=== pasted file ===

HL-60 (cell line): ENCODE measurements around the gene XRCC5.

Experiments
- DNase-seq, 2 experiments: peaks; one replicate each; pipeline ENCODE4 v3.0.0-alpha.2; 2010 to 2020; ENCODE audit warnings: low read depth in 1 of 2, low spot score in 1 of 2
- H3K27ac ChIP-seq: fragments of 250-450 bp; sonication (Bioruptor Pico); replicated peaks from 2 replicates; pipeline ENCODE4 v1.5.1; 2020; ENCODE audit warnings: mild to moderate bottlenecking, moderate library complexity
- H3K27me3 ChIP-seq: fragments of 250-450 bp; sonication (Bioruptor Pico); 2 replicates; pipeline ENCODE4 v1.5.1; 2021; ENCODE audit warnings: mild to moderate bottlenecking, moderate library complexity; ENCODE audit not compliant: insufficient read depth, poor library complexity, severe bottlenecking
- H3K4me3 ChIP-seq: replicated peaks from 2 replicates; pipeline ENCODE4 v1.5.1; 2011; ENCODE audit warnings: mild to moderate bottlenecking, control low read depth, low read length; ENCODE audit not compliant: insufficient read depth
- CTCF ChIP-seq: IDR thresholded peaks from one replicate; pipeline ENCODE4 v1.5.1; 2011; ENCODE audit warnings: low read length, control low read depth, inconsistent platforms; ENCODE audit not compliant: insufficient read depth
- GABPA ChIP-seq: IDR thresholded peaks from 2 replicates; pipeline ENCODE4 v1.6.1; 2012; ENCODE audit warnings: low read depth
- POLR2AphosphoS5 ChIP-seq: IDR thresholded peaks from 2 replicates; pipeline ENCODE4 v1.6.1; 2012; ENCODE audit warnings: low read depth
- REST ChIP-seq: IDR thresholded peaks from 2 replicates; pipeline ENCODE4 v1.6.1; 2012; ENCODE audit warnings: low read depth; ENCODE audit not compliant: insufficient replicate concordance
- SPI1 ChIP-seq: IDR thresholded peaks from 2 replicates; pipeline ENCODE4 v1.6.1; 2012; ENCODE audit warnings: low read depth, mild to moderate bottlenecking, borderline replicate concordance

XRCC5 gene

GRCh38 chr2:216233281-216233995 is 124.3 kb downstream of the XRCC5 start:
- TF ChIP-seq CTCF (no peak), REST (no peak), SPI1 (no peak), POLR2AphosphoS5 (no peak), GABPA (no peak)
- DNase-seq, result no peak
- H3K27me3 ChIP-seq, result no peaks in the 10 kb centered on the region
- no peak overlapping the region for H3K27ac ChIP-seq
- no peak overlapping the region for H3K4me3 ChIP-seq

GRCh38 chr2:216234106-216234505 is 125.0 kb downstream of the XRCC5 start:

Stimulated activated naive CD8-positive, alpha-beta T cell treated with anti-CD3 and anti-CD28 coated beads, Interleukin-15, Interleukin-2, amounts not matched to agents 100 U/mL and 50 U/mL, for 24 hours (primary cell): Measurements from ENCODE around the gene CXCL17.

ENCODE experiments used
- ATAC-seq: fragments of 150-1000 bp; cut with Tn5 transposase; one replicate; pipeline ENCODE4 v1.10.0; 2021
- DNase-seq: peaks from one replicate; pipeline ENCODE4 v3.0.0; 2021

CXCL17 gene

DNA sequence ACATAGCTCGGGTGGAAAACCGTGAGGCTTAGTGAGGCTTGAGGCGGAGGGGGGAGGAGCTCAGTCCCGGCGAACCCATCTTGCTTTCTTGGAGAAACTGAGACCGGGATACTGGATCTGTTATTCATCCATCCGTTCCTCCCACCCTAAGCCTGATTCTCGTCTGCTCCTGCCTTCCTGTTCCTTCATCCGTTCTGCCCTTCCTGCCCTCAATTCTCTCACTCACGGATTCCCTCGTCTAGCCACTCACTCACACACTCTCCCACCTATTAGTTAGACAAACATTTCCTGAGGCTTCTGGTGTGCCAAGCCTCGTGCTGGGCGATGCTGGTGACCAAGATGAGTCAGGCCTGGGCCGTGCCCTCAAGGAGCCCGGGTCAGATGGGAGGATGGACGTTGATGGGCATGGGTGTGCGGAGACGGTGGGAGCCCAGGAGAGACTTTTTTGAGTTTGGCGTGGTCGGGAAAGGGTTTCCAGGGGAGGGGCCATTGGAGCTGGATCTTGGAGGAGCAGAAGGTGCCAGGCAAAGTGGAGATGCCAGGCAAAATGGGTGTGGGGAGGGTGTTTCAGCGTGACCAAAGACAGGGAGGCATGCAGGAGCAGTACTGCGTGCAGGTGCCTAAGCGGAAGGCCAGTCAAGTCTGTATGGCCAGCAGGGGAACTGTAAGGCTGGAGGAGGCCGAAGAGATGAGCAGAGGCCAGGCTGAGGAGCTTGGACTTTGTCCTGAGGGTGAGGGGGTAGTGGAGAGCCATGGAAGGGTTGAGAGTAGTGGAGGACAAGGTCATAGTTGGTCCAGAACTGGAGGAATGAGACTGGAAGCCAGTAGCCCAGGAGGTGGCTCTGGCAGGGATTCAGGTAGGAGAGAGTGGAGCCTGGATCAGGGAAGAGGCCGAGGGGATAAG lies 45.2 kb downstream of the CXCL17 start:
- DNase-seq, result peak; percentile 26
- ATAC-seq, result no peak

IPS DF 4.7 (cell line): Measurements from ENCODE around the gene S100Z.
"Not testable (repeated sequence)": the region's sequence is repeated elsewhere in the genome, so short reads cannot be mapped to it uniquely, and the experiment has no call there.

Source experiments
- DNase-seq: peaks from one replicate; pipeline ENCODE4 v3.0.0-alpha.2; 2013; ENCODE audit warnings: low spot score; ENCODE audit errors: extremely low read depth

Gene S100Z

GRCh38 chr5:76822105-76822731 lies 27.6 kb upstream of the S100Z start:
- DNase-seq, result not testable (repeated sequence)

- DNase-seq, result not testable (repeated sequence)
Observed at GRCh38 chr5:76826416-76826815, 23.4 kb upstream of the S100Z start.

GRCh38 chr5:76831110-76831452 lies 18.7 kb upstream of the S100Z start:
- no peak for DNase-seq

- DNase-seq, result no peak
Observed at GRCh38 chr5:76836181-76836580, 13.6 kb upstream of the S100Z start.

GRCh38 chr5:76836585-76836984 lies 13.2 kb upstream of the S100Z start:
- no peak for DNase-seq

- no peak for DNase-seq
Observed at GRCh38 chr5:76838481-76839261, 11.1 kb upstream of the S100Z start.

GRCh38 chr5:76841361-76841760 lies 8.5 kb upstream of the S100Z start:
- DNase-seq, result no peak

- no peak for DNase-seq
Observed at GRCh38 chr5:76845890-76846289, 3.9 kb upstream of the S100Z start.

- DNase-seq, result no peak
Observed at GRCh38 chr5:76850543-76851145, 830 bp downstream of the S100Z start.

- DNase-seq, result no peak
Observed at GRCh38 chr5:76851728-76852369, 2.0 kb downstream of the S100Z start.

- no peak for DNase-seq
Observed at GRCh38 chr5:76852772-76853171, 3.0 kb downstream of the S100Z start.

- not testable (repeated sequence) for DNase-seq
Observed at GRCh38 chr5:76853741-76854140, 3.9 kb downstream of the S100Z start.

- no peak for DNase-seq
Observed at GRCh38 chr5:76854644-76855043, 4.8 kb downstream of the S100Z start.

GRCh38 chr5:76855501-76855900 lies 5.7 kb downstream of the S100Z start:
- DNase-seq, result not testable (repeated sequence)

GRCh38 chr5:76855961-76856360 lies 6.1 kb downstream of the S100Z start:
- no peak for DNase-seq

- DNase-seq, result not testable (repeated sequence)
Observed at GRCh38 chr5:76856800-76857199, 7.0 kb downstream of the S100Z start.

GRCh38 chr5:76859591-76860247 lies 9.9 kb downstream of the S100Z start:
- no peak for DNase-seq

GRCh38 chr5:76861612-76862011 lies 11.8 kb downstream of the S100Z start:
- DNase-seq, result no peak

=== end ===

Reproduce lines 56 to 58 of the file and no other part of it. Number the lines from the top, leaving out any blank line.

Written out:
Observed at GRCh38 chr5:76853741-76854140, 3.9 kb downstream of the S100Z start.

- no peak for DNase-seq
Observed at GRCh38 chr5:76854644-76855043, 4.8 kb downstream of the S100Z start.